Preceding her work at the foundation, Julie worked with the Alliance for the Chesapeake Bay as a Coordinator to the Citizens and Local Government Advisory Committees to the EPA Chesapeake Bay Program Office. She also worked with DC government on the restoration of Watts Branch and initially out of college as a fellow with the nutrient subcommittee of the Chesapeake Bay Program Office.
Julie is originally from the headwaters of the Chesapeake in Upstate New York where she lived on a small beef and chicken farm. She earned her Master of Arts in Government from Johns Hopkins University and her Bachelor of Science in Environmental Policy & Management from SUNY College of Environmental Science and Forestry at Syracuse University. She has a Post-Baccalaureate Certificate in Non-Profit Management from Johns Hopkins University.
Julie loves reading, running, boating, relaxing with friends and traveling to different states. Julie lives in Annapolis with her husband Ed.
As an obsession planner – “Poor planning on your part does not constitute an emergency on mine.”
Program Director, Agriculture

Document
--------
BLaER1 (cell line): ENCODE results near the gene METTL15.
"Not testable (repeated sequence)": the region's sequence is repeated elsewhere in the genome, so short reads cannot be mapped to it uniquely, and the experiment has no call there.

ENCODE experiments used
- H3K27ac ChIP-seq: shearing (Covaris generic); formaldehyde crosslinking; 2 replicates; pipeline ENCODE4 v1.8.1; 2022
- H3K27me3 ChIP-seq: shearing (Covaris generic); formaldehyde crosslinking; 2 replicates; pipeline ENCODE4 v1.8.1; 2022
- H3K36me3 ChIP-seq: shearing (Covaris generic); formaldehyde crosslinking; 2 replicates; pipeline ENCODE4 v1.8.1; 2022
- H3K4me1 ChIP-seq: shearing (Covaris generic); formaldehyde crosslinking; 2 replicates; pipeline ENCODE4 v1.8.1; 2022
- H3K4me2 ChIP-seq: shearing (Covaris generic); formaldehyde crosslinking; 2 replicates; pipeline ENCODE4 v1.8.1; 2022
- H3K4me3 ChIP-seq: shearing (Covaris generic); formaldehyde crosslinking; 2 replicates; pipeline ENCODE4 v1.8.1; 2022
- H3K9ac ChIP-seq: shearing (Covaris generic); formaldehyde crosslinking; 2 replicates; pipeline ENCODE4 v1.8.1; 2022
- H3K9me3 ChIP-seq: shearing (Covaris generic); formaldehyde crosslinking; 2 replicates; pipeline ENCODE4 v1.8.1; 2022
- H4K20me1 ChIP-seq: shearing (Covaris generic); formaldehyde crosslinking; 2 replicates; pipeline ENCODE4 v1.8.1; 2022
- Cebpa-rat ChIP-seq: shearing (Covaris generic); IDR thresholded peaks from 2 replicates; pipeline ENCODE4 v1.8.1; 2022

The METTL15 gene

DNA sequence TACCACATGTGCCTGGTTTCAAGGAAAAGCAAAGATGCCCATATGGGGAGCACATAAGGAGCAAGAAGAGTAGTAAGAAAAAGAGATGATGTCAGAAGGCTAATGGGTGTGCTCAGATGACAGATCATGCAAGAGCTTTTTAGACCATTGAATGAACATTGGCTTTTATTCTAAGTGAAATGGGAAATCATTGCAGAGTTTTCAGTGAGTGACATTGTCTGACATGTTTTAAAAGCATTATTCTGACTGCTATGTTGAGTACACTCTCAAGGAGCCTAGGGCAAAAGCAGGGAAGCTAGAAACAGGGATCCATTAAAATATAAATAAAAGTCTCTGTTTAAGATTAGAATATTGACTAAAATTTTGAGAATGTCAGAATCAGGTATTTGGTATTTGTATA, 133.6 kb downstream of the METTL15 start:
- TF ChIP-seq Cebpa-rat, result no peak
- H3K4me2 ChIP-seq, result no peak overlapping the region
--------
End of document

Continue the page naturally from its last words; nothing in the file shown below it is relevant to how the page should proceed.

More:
Alex joined the foundation in January of 2019 and brings experience in the agricultural sector, philanthropy, conservation and government.
Prior to joining the Foundation, Alex ran an independent business to help advance conservation outcomes, particularly in water quality and biodiversity. He also built a company, Ecosystem Services Exchange, that improves farm profitability and water quality. Previously Alex ran the National Fish and Wildlife Foundation, worked as the government affairs director of a recycling trade association and worked for the U.S. Senate for 12 years. While working for the Senate, Alex was the principal staff lead in developing the Conservation Title of the Farm Bill.
He is currently a member of the Land Conservation Assistance Network Board Of Directors.
Alex grew up on The New Farm (1780) in Virginia’s Shenandoah Valley. Living there and in Latin America, he witnessed how conservation and economic opportunity go hand in hand. Alex’s undergraduate degree is in interdisciplinary studies with a focus in environmental science. He has a masters of planning from Texas A&M University.